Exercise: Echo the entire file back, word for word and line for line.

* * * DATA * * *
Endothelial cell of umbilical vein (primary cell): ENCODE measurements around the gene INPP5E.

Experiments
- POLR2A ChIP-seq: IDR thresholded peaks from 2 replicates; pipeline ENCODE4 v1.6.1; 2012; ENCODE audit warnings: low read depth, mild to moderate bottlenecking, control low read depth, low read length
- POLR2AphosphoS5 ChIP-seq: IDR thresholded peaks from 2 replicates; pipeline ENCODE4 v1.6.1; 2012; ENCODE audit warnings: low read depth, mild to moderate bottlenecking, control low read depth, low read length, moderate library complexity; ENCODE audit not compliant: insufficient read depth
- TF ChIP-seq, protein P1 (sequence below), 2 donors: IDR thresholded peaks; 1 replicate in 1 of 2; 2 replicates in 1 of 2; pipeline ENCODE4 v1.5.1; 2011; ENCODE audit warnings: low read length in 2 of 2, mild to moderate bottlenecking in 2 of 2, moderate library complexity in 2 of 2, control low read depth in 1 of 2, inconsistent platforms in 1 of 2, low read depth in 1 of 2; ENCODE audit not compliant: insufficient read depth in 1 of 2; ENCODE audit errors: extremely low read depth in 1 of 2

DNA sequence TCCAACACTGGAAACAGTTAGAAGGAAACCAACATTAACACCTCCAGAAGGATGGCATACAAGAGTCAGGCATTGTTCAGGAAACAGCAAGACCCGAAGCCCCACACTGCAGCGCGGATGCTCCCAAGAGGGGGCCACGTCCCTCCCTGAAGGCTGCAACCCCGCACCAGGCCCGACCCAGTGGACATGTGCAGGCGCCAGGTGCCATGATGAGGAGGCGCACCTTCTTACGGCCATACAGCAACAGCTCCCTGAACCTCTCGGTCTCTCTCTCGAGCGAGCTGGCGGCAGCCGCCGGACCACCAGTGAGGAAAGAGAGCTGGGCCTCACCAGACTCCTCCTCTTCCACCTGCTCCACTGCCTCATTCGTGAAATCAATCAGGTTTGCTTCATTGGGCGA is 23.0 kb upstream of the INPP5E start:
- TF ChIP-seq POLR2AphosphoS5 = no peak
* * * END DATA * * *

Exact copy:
Endothelial cell of umbilical vein (primary cell): ENCODE measurements around the gene INPP5E.

Experiments
- POLR2A ChIP-seq: IDR thresholded peaks from 2 replicates; pipeline ENCODE4 v1.6.1; 2012; ENCODE audit warnings: low read depth, mild to moderate bottlenecking, control low read depth, low read length
- POLR2AphosphoS5 ChIP-seq: IDR thresholded peaks from 2 replicates; pipeline ENCODE4 v1.6.1; 2012; ENCODE audit warnings: low read depth, mild to moderate bottlenecking, control low read depth, low read length, moderate library complexity; ENCODE audit not compliant: insufficient read depth
- TF ChIP-seq, protein P1 (sequence below), 2 donors: IDR thresholded peaks; 1 replicate in 1 of 2; 2 replicates in 1 of 2; pipeline ENCODE4 v1.5.1; 2011; ENCODE audit warnings: low read length in 2 of 2, mild to moderate bottlenecking in 2 of 2, moderate library complexity in 2 of 2, control low read depth in 1 of 2, inconsistent platforms in 1 of 2, low read depth in 1 of 2; ENCODE audit not compliant: insufficient read depth in 1 of 2; ENCODE audit errors: extremely low read depth in 1 of 2

DNA sequence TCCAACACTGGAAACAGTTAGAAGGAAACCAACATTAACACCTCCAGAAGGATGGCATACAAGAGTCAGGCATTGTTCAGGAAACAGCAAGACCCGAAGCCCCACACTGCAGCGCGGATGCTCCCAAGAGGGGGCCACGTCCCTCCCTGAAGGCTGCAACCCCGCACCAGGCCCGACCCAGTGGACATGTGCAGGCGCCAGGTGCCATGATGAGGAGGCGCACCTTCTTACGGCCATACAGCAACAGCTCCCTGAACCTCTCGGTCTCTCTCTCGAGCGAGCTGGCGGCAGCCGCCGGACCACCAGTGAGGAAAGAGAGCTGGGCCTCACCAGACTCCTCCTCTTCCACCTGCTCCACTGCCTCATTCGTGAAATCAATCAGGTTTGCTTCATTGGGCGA is 23.0 kb upstream of the INPP5E start:
- TF ChIP-seq POLR2AphosphoS5 = no peak